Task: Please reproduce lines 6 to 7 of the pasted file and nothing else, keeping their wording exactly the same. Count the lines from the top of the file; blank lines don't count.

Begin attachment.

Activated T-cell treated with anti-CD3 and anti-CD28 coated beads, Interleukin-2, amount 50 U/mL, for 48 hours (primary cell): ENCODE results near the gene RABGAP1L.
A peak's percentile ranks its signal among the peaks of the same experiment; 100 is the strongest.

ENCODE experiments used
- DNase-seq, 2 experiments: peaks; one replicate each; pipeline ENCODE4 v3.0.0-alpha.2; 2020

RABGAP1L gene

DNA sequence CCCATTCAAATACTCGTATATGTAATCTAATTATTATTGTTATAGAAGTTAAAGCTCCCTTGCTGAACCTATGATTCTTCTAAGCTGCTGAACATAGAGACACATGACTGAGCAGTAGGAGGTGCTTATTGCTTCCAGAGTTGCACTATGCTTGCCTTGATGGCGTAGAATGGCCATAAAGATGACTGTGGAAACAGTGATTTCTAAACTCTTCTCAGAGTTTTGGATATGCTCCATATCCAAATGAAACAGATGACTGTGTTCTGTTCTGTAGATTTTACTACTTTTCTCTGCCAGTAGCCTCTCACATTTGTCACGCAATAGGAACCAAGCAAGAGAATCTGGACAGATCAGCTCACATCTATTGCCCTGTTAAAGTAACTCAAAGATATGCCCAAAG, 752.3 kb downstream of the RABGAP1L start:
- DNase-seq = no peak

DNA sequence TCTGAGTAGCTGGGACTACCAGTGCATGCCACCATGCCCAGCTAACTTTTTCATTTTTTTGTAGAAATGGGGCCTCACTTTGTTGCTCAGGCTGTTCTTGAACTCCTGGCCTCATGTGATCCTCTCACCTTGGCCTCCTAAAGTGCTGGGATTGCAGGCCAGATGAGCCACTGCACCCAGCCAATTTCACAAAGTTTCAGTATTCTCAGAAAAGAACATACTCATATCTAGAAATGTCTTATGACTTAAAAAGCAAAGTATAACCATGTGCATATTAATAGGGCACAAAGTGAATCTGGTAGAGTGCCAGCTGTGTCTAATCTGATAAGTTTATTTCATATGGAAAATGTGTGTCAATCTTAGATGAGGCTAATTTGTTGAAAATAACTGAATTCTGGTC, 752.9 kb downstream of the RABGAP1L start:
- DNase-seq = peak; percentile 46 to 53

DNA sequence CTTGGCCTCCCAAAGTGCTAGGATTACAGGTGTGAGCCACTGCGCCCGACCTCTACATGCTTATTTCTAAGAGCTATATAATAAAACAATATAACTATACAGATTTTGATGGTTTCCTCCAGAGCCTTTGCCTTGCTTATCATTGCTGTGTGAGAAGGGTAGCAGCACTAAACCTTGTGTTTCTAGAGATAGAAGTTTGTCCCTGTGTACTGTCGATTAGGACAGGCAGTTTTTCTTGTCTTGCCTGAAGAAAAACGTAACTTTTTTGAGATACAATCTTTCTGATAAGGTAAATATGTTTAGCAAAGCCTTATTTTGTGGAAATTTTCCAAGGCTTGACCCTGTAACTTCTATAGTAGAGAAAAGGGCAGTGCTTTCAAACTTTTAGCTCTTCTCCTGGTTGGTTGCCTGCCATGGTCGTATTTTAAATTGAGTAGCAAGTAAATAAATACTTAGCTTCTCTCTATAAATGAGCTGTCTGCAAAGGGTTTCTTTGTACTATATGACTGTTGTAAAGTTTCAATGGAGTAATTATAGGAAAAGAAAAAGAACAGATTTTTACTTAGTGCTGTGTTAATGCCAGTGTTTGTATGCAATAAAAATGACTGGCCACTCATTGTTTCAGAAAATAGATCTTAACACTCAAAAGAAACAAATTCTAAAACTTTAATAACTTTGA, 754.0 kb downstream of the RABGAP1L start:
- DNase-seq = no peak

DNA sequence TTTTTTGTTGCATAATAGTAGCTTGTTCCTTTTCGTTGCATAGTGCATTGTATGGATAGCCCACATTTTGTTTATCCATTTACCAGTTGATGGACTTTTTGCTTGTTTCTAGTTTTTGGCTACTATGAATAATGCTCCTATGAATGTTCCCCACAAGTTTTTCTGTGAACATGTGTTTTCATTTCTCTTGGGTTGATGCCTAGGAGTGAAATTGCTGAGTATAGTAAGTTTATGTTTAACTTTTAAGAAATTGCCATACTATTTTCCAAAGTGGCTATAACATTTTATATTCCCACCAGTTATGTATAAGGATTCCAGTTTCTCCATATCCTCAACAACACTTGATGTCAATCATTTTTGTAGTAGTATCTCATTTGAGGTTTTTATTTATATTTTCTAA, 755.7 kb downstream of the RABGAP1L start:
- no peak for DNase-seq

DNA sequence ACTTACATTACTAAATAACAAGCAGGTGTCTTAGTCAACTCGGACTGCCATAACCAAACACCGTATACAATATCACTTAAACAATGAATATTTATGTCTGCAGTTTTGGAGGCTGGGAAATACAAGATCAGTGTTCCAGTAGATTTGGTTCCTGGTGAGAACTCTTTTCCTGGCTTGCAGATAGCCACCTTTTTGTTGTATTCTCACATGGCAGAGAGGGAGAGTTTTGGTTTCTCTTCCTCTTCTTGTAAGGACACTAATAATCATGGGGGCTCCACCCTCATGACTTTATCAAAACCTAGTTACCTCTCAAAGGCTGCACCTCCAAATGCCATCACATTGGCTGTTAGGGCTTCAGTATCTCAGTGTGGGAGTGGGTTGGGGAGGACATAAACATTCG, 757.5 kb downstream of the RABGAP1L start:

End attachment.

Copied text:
DNA sequence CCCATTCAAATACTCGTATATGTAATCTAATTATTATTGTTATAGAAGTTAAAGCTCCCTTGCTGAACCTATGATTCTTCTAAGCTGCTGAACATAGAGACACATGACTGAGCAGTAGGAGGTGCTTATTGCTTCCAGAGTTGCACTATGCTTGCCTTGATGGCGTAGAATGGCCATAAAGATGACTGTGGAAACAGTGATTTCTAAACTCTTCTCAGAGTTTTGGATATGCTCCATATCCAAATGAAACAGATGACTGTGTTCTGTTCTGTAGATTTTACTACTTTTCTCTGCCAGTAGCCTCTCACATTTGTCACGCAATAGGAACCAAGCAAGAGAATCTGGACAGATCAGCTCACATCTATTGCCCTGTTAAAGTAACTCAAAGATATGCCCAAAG, 752.3 kb downstream of the RABGAP1L start:
- DNase-seq = no peak